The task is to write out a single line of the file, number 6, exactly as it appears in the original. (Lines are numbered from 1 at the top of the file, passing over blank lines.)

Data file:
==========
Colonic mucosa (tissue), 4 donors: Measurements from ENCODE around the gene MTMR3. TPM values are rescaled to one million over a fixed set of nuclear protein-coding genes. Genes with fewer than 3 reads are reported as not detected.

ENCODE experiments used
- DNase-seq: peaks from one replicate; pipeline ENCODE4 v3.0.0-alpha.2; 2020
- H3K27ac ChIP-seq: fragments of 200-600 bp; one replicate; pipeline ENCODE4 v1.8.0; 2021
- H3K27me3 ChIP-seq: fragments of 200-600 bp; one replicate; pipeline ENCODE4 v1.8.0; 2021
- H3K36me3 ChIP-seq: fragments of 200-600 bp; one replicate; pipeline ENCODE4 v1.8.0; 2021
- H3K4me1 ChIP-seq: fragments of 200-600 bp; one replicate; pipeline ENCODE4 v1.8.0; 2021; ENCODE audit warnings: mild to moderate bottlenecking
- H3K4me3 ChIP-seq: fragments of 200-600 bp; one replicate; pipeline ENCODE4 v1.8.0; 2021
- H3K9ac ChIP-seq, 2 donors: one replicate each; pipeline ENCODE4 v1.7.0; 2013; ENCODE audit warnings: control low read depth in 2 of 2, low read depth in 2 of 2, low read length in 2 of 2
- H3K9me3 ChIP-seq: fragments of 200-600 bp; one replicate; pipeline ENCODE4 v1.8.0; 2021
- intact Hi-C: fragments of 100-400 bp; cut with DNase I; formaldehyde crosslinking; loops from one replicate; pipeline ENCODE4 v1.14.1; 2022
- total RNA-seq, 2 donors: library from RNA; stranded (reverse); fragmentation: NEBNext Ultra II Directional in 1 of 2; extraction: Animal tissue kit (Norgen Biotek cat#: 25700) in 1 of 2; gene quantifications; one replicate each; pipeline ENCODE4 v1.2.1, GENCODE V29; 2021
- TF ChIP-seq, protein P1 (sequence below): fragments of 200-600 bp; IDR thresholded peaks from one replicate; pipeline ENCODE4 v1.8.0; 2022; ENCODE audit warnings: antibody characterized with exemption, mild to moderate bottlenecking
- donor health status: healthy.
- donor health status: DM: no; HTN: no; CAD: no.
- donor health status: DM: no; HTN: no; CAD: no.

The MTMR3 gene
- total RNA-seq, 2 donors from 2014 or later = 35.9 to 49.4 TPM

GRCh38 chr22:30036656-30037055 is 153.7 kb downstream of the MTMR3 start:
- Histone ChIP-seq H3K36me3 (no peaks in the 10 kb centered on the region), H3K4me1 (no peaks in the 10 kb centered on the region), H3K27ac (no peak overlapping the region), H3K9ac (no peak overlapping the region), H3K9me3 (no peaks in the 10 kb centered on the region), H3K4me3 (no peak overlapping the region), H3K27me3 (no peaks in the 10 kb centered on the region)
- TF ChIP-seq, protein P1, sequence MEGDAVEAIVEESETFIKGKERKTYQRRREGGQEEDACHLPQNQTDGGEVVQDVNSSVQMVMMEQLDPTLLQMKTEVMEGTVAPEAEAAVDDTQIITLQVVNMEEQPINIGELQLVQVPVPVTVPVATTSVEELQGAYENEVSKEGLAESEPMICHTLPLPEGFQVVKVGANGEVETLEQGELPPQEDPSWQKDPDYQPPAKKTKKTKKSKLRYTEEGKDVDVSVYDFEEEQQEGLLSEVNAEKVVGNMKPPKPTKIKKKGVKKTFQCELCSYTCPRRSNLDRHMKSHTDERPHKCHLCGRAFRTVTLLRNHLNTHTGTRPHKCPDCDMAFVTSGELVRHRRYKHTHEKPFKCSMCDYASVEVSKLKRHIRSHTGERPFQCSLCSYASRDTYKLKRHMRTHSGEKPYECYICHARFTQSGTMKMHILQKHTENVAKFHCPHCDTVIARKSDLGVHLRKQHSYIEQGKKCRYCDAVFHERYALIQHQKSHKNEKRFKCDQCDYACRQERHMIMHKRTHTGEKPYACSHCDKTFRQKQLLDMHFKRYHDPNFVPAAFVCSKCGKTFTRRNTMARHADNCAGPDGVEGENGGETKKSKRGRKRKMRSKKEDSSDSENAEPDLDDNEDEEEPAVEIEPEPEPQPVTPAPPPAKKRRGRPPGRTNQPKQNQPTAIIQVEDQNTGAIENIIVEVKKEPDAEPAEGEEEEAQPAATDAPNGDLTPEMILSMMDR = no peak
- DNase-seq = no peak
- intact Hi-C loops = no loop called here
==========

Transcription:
- H3K36me3 ChIP-seq: fragments of 200-600 bp; one replicate; pipeline ENCODE4 v1.8.0; 2021